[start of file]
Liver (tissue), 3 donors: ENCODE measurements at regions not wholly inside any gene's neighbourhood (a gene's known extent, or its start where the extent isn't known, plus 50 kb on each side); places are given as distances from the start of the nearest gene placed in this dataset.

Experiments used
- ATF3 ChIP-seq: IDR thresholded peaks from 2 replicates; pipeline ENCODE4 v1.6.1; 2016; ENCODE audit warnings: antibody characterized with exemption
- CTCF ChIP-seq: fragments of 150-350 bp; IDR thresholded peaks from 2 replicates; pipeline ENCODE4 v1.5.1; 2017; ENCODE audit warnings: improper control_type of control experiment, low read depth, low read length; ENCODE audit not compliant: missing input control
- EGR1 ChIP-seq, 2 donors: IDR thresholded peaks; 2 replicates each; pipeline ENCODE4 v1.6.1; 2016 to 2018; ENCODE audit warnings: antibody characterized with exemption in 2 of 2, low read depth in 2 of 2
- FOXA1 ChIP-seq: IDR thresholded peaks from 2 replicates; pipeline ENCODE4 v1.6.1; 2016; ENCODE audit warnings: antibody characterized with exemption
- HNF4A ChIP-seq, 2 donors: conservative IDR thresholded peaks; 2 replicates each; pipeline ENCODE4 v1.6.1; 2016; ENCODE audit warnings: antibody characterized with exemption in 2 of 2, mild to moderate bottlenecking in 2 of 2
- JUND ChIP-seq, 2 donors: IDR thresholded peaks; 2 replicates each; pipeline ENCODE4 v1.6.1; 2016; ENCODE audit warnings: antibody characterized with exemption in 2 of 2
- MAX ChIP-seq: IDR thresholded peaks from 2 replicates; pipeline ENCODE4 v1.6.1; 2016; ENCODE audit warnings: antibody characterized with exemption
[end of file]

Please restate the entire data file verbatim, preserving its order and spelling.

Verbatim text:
Liver (tissue), 3 donors: ENCODE measurements at regions not wholly inside any gene's neighbourhood (a gene's known extent, or its start where the extent isn't known, plus 50 kb on each side); places are given as distances from the start of the nearest gene placed in this dataset.

Experiments used
- ATF3 ChIP-seq: IDR thresholded peaks from 2 replicates; pipeline ENCODE4 v1.6.1; 2016; ENCODE audit warnings: antibody characterized with exemption
- CTCF ChIP-seq: fragments of 150-350 bp; IDR thresholded peaks from 2 replicates; pipeline ENCODE4 v1.5.1; 2017; ENCODE audit warnings: improper control_type of control experiment, low read depth, low read length; ENCODE audit not compliant: missing input control
- EGR1 ChIP-seq, 2 donors: IDR thresholded peaks; 2 replicates each; pipeline ENCODE4 v1.6.1; 2016 to 2018; ENCODE audit warnings: antibody characterized with exemption in 2 of 2, low read depth in 2 of 2
- FOXA1 ChIP-seq: IDR thresholded peaks from 2 replicates; pipeline ENCODE4 v1.6.1; 2016; ENCODE audit warnings: antibody characterized with exemption
- HNF4A ChIP-seq, 2 donors: conservative IDR thresholded peaks; 2 replicates each; pipeline ENCODE4 v1.6.1; 2016; ENCODE audit warnings: antibody characterized with exemption in 2 of 2, mild to moderate bottlenecking in 2 of 2
- JUND ChIP-seq, 2 donors: IDR thresholded peaks; 2 replicates each; pipeline ENCODE4 v1.6.1; 2016; ENCODE audit warnings: antibody characterized with exemption in 2 of 2
- MAX ChIP-seq: IDR thresholded peaks from 2 replicates; pipeline ENCODE4 v1.6.1; 2016; ENCODE audit warnings: antibody characterized with exemption